Pesticide exceedances detected in drinking supplies around Ireland


Exceedances for pesticides continue to be detected in drinking water supplies around Ireland, according to Irish Water.

While the pesticide levels the company is detecting do not pose a health risk, they are ‘nevertheless undesirable and ideally should be as close to zero as possible.’

The amounts are being picked up in drinking water because the water courses from which the company abstracts have been contaminated.

This may be as a result of spraying activities in land close to water courses, inappropriate storage/handling of pesticide product, or even illegal dumping of pesticide containers.

The legal limit for pesticides in drinking water is so low that even the foil cap from a pesticide container is enough to cause an exceedance in a 30km stretch of stream.

Irish Water, working in partnership with a range of organisations involved in the National Pesticides and Drinking Water Action Group is providing advice and guidance to all users of pesticides including the farming community, greens keepers and grounds keepers and domestic users, to ensure that best practice measures to protect drinking waters are always followed.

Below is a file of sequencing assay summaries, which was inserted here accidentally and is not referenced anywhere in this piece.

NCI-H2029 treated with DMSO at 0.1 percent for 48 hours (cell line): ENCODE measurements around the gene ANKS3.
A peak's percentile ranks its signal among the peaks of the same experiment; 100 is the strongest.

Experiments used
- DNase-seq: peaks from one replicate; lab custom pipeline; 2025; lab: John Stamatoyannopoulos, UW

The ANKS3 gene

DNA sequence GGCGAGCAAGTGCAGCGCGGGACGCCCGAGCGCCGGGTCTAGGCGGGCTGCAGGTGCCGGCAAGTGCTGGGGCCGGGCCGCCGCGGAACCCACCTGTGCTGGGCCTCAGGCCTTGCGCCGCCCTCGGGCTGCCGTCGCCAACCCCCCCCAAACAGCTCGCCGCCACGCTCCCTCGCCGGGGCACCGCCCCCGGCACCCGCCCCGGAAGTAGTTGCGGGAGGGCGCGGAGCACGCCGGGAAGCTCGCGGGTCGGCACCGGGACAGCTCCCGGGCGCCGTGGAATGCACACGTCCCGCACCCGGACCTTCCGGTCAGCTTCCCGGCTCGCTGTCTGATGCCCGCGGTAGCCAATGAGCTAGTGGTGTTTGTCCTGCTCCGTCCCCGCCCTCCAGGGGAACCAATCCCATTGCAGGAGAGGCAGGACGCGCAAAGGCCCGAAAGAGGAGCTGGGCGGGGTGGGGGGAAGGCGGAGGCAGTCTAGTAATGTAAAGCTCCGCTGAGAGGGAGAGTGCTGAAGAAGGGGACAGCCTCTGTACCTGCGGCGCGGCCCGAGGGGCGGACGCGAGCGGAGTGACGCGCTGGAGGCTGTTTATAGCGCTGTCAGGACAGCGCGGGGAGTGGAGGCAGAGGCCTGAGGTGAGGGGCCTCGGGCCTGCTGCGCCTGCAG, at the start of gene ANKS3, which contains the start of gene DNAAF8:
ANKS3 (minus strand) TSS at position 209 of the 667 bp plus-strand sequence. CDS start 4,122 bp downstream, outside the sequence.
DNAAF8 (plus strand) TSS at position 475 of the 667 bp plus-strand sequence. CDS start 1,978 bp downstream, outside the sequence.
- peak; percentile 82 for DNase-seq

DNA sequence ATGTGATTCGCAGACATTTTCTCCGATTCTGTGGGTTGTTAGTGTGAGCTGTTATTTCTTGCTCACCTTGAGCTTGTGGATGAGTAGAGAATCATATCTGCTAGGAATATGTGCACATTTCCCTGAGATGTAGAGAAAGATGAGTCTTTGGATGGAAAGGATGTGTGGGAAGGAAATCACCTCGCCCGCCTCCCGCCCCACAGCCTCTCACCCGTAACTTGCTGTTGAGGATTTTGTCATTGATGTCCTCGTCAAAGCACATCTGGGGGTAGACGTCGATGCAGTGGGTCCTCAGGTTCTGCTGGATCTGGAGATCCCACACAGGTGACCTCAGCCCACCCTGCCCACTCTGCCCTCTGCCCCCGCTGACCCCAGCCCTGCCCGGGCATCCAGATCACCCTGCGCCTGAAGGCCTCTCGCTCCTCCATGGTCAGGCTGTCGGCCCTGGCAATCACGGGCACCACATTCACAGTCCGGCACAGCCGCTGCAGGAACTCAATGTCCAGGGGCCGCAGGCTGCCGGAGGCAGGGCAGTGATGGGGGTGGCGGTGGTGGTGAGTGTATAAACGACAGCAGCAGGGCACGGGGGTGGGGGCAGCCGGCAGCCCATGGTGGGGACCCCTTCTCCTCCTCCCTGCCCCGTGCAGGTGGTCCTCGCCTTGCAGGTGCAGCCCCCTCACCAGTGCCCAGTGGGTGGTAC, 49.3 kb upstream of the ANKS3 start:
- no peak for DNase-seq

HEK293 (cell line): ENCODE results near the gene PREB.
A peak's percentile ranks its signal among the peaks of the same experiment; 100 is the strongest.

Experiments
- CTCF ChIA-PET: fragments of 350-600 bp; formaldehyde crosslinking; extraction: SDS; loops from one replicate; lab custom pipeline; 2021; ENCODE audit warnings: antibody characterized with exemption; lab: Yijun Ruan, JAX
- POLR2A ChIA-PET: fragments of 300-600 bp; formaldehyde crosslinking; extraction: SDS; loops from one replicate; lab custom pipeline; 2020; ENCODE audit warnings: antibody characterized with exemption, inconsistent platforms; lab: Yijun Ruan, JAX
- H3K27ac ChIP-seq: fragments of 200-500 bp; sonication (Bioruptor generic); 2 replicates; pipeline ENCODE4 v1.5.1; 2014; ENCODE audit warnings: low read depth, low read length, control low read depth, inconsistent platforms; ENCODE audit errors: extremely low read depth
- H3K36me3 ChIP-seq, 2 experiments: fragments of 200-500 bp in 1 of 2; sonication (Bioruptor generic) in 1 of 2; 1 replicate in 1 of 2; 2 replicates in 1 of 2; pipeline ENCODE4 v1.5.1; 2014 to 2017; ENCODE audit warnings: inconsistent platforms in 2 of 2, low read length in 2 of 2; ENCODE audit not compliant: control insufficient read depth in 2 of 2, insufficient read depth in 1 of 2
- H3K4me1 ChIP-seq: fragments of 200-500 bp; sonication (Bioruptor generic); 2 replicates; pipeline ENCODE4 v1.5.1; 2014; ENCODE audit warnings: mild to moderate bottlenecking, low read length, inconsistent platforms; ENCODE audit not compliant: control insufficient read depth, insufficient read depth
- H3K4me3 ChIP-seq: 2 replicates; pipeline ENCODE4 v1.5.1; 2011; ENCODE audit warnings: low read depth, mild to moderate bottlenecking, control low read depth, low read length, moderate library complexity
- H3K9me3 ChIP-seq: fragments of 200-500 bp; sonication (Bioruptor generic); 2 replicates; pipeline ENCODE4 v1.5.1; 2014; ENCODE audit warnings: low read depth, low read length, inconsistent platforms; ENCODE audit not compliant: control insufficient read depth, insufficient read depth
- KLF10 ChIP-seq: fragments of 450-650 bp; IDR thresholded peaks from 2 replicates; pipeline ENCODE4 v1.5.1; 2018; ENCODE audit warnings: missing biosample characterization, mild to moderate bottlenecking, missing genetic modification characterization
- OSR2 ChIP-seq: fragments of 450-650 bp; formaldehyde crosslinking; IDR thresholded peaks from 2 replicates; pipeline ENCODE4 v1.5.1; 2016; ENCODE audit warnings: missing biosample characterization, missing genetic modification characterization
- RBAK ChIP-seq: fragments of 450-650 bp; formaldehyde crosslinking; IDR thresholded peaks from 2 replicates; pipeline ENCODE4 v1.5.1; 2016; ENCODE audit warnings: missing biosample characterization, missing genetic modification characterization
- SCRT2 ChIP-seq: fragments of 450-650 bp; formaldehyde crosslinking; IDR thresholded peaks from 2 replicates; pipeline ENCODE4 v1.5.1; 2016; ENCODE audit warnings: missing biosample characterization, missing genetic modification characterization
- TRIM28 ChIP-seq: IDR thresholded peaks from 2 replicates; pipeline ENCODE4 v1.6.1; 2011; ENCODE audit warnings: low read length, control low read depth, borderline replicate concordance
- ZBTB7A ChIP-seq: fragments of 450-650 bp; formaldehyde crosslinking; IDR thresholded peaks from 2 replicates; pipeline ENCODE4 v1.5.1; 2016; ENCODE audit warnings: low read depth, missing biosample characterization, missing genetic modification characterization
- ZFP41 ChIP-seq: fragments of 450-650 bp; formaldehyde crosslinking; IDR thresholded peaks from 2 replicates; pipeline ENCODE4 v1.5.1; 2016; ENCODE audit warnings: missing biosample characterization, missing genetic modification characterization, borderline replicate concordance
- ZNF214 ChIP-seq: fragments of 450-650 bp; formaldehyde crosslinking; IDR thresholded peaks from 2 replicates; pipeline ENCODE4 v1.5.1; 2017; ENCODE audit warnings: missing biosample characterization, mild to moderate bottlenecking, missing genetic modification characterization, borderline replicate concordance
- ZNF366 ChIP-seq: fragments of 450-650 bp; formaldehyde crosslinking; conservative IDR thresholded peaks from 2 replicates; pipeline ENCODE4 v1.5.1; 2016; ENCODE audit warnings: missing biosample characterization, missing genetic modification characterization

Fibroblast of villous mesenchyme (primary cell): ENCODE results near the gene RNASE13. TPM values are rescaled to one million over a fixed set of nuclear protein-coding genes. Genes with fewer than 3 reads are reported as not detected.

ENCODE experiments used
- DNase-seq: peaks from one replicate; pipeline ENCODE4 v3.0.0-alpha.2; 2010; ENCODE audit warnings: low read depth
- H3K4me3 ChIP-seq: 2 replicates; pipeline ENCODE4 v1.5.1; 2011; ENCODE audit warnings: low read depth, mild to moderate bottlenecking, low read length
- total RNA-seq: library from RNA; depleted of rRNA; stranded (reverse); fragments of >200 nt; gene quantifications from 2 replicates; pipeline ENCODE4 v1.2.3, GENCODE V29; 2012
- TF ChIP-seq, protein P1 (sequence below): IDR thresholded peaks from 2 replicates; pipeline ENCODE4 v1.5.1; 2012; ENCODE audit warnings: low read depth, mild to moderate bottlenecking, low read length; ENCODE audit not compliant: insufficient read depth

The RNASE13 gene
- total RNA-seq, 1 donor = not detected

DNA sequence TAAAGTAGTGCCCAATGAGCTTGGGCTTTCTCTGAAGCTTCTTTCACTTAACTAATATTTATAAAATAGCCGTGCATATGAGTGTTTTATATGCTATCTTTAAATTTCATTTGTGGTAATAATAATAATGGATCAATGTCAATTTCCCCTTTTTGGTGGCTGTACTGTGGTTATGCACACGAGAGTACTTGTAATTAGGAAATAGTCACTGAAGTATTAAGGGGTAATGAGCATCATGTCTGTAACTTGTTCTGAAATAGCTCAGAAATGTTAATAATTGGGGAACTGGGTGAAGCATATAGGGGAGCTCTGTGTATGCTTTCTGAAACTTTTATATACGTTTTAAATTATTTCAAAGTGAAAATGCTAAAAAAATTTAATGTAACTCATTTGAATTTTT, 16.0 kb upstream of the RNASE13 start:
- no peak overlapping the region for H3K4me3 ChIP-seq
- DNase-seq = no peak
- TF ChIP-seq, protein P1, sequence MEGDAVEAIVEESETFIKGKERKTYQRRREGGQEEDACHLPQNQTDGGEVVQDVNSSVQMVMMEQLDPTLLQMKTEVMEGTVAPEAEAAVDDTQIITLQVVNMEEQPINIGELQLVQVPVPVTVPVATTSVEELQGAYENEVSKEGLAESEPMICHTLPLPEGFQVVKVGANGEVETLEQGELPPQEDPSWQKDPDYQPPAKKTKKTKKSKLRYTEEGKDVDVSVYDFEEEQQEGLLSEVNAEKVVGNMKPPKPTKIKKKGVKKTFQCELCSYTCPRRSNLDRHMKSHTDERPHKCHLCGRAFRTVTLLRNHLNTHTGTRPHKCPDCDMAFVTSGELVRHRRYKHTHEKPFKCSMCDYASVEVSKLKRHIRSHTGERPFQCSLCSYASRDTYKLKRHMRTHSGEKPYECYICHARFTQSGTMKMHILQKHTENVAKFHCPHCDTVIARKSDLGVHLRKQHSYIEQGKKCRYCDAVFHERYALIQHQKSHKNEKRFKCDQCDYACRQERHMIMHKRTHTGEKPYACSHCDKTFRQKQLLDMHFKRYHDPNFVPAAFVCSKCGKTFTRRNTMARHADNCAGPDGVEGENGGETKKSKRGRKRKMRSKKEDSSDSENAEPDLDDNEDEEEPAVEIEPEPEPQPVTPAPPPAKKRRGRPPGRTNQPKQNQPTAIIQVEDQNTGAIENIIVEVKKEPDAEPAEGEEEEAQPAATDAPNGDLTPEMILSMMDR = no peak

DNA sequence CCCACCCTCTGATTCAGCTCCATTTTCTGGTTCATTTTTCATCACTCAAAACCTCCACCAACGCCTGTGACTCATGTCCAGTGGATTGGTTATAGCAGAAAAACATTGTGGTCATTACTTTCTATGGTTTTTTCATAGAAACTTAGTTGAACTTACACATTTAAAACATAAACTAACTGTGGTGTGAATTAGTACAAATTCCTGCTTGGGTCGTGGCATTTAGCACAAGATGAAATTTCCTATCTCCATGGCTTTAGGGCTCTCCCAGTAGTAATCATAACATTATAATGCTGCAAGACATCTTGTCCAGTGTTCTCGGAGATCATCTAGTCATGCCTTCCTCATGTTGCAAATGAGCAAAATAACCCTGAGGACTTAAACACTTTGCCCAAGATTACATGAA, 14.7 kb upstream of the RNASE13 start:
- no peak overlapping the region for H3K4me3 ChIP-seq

One of the main pesticides detected in drinking water is MCPA.

This product is mostly used to control growth of rushes, which typically grow in wet, poorly drained land.

Irish Water points out that farmers and other landholders dealing with the challenge of tackling rushes should note that the Department of Agriculture, Food and the Marine has developed new guidance on the sustainable management of rushes.

The new approach is based on the principle of containing or suppressing rush growth in the first instance and aims to minimise the use of pesticides.

A key message from the Department of Agriculture, Food and the Marine is that spraying rushes is not required to qualify for the Basic Farm Payment and that landowners should bear this in mind when considering to spray or not.

Efforts to reduce the incidence of these detections are being coordinated by the National Pesticides and Drinking Water Action Group.

This group is chaired by the Department of Agriculture, Food and the Marine.

All of the key stakeholders are represented in this group and include other Government departments and agencies, local authorities, industry representative bodies, farming organisations, water sector organisations, and amenity sector organisations.